Error Code P0749 is defined as Pressure Control Solenoid A Intermittent. This is a generic trouble code, meaning it applies to all vehicles with the OBD-II system, especially those made since 1996 up to present and equipped with automatic transmission. This includes vehicles from, but not limited to, Acura, Allison/Duramax, Chevrolet, Dodge, Ford, Honda, Jeep, Lincoln, Mercury, Jaguar, Toyota, etc. Specifications on the definition, troubleshooting, and repairs, of course, vary from one make and model to another.
When Error Code P0745 I set, that means the PCM (powertrain control module, also known as ECM or engine control module in other vehicle makes) has determined a problem with the Transmission Pressure Control Solenoid “A”. Most vehicles equipped with automatic transmission comes with at least three solenoids (solenoid A, B, and C). Trouble codes related to “A” solenoid include:
These codes are based on a specific malfunction that alerts the PCM and activates the Check Engine light.
The job of the Transmission Pressure Control Solenoid is to control the pressure of the fluid for its right operation of the automatic transmission. The PCM gets an electronic signal based on the pressure with the solenoids. Automatic transmissions are controlled by bands and clutches that changes gears using fluid pressure in the right place, at the right time. Based on the signals coming from associated devices that monitor the vehicle’s speed, the PCM controls the pressure solenoids to direct fluids at the appropriate pressure, to various hydraulic circuits that change transmission gear ratio at the right time.
Basically, Error Code P0749 is set when the Pressure Control Solenoid “A” is running intermittently.
In severe cases, the vehicle cannot be driven when this code appears. Other common symptoms include:
- Vehicle in limp mode
- Overheated transmission
- Transmission slipping when shifting
- Transmission catches in gear
- Increase in fuel consumption
- Misfire like symptoms
Defective valve body or pressure control solenoid are the two most common causes of this code. In many cases, the vehicle may also be suffering from defective wiring. Other possible causes include:
- Dirty or contaminated transmission
- Dirty or clogged transmission filter
- Restricted hydraulic passages
- Defective transmission pump
- Corroded or damaged connector
- Faulty PCM
How to Check
Before starting with any troubleshooting process, it’s important to check the with vehicle’s TSB (Technical Service Bulletins), specific to its year, model, and transmission. In some cases, this can help save a lot of time, as it points you in the right direction. Also, it pays to check the vehicle’s records to verify the last time the fluid and filter was changed.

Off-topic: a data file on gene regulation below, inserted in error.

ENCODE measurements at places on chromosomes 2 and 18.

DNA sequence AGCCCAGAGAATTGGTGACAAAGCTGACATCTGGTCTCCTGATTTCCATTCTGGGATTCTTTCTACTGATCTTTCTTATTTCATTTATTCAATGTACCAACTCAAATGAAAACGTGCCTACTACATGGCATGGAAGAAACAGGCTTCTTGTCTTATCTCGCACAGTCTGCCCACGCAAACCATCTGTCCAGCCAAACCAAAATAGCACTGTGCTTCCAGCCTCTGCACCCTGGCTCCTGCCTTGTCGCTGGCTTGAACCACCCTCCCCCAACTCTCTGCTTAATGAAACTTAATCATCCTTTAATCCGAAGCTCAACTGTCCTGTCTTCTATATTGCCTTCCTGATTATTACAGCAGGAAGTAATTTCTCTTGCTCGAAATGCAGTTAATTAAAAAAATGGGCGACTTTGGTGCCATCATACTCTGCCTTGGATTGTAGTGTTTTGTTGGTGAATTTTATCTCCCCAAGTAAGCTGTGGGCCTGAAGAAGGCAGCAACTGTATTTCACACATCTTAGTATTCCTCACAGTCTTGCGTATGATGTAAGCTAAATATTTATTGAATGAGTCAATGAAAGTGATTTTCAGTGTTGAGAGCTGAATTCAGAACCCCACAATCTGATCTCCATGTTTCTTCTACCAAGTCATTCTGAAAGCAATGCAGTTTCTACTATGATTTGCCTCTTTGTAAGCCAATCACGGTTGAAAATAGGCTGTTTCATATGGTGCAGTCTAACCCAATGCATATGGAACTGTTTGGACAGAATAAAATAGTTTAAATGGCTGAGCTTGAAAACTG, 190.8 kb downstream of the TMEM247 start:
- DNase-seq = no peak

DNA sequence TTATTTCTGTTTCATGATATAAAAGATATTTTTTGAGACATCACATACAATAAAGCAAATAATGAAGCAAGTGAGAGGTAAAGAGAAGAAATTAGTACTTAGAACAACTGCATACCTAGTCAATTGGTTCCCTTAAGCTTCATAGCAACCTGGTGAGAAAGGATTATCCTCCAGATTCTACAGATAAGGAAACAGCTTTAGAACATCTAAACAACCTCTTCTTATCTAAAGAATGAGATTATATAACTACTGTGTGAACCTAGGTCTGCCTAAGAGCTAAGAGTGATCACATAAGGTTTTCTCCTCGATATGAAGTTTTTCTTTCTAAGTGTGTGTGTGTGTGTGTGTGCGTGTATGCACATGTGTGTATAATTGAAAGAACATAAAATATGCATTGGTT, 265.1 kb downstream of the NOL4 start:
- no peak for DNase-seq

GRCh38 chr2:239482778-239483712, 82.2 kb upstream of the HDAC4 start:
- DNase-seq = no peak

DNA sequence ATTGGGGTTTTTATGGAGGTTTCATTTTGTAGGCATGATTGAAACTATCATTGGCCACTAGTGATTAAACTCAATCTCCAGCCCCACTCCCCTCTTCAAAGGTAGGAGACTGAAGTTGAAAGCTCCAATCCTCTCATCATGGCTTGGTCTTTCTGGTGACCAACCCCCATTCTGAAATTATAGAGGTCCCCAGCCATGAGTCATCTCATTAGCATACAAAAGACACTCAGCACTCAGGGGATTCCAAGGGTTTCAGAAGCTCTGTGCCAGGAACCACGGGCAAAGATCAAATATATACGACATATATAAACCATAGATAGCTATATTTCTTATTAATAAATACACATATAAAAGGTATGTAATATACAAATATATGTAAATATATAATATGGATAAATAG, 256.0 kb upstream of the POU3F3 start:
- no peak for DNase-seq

Inspect Fluid and Wiring
First, check the transmission fluid’s condition and level. Before this, you can consult with the vehicle’s records to verify the last time the fluid and filter was changed.
For the wirings, it’s obvious. Make sure the connectors and connections are secured, and there are no signs of damages and corrosions. This includes inspecting all wirings and connectors to the transmission pressure control solenoids, transmission pump, and PCM. Depending on the configuration, the transmission pump can be electrically or mechanically driven.
These steps may vary from one vehicle to another, and requires advanced equipment to perform, such as digital multi-meter and specific technical references for the vehicle. You will need the specific troubleshooting guidelines for your vehicle prior to proceeding with this kind of diagnosis.
Also, remember that voltage conditions may vary based on the model of the vehicle. Fluid pressure requirements can also vary based on the design and configuration of the transmission.
Unless it was specified in the technical data, the normal resistance reading for connections and wirings is 0 ohms. Continuity check should be performed with the power removed from the circuit to avoid shorting the circuit and doing more damage. Resistance or no continuity is a sign of faulty wiring, which may be open or shorted, and must be repaired, if not replaced.
How to Fix
Depending on the diagnosis, common repairs for this problem include:
- Changing of the fluid and fluid filter
- Repair or replacement of defective transmission pump
- Replacement of defective pressure control solenoid
- Repair or replacement of defective transmission valve body
- Cleaning the fluid passage through fluid flush
- Cleaning connectors off of corrosions
- Repair or replacement of wirings
- Flashing or replacement of PCM
This code is considered a serious problem in most cases, as it can keep the vehicle from being driven.
The most common misdiagnosis for this code includes engine misfire problem, internal transmission problem, transmission pump problem, and driveline problem. Thus, a thorough diagnosis is important, especially in the valve body or solenoid.